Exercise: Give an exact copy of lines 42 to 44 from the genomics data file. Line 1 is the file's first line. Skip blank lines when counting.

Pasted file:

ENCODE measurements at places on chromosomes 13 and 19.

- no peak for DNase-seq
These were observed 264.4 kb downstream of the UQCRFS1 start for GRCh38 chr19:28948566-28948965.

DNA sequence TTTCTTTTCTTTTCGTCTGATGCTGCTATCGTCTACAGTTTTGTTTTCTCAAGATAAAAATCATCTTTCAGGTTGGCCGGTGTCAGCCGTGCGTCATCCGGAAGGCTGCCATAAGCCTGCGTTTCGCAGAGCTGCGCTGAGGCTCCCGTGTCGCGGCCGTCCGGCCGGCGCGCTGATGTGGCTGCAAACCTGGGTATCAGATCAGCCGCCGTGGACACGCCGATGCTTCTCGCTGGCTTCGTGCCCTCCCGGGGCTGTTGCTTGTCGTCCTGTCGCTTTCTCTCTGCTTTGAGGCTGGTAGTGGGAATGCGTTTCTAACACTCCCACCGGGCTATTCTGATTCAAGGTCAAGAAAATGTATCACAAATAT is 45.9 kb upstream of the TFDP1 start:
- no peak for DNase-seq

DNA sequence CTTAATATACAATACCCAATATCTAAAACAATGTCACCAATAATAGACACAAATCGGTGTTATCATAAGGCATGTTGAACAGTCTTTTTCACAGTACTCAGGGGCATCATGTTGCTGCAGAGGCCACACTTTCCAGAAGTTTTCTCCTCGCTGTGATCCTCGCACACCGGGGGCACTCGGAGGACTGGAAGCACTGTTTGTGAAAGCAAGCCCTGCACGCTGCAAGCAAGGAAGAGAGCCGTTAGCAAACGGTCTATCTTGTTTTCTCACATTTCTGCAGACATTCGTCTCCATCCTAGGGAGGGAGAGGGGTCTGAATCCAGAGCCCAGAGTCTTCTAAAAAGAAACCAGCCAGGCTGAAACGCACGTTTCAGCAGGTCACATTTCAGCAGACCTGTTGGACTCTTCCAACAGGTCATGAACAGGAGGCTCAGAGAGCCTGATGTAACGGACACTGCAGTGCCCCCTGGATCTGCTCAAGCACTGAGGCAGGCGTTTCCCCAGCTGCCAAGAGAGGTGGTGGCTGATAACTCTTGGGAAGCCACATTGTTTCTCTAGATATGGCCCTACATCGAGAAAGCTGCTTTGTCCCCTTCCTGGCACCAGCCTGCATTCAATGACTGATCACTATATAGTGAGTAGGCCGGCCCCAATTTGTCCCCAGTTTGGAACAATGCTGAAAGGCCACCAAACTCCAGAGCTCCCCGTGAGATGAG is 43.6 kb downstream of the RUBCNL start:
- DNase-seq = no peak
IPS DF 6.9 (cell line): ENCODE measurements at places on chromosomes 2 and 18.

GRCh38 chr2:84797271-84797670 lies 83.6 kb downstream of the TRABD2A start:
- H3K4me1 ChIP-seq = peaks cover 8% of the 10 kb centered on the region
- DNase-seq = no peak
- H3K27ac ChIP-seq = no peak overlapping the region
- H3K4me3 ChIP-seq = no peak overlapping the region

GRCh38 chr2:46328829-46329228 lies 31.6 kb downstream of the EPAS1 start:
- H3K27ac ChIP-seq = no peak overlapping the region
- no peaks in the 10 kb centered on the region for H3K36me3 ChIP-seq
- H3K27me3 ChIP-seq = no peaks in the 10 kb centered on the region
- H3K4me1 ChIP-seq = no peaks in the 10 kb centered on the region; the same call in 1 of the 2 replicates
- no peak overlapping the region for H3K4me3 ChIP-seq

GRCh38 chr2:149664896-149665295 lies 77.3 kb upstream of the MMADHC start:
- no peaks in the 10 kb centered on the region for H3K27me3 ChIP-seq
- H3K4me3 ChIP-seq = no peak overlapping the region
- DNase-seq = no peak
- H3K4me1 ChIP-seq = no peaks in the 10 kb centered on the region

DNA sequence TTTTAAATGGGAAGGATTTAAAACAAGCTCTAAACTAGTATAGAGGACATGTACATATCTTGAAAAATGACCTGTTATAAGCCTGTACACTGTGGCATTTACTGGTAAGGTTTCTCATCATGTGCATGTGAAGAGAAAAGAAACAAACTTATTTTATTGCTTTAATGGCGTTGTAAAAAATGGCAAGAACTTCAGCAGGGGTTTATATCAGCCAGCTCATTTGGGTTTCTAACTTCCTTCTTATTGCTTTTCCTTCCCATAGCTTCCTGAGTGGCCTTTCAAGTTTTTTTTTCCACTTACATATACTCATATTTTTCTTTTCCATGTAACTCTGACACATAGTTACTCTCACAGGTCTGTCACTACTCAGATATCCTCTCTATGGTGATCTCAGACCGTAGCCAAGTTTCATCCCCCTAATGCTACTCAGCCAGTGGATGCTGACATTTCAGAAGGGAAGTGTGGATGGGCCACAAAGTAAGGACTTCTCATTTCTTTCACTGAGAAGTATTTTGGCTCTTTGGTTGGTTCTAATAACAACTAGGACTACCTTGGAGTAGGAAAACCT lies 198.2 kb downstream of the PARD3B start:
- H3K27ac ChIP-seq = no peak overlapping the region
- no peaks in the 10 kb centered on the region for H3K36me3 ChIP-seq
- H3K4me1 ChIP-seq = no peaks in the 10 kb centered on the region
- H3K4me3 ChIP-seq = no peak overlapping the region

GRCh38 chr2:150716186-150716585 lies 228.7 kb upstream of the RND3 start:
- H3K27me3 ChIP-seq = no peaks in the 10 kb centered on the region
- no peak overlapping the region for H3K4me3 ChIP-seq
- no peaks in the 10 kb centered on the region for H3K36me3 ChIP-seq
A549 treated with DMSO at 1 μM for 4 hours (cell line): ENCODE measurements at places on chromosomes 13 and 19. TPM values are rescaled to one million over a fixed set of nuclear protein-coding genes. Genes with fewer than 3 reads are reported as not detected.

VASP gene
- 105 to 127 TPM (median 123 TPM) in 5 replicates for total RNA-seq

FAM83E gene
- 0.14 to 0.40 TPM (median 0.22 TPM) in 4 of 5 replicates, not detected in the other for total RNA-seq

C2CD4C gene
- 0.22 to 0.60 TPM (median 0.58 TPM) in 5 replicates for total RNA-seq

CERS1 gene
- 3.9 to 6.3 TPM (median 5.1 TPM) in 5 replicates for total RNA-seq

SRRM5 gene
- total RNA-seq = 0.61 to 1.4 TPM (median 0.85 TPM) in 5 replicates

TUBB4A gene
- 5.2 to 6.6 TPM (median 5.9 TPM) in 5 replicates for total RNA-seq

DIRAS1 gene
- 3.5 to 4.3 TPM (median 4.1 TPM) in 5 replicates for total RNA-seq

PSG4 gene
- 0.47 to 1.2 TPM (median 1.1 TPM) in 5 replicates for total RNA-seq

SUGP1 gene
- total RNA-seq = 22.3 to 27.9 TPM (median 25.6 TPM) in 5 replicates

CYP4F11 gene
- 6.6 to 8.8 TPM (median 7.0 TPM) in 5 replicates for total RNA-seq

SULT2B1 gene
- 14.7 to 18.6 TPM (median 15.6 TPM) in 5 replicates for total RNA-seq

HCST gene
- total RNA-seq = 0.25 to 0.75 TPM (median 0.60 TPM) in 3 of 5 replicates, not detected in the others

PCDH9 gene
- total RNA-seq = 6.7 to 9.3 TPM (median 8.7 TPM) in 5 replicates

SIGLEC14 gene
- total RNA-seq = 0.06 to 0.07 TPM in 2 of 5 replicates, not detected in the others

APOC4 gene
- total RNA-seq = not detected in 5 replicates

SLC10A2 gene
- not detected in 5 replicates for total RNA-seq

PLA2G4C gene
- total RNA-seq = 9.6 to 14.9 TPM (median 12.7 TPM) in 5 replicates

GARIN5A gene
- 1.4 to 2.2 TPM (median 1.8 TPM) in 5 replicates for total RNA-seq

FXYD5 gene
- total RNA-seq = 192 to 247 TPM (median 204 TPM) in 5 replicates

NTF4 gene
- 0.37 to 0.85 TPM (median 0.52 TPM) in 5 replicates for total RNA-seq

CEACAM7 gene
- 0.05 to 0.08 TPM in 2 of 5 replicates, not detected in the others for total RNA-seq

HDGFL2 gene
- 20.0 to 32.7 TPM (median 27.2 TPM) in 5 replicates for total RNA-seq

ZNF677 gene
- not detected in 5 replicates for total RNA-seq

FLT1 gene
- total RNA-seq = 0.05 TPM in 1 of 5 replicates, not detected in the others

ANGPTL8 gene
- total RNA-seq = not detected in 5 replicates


- 3.9 to 6.3 TPM (median 5.1 TPM) in 5 replicates for total RNA-seq

SRRM5 gene
- total RNA-seq = 0.61 to 1.4 TPM (median 0.85 TPM) in 5 replicates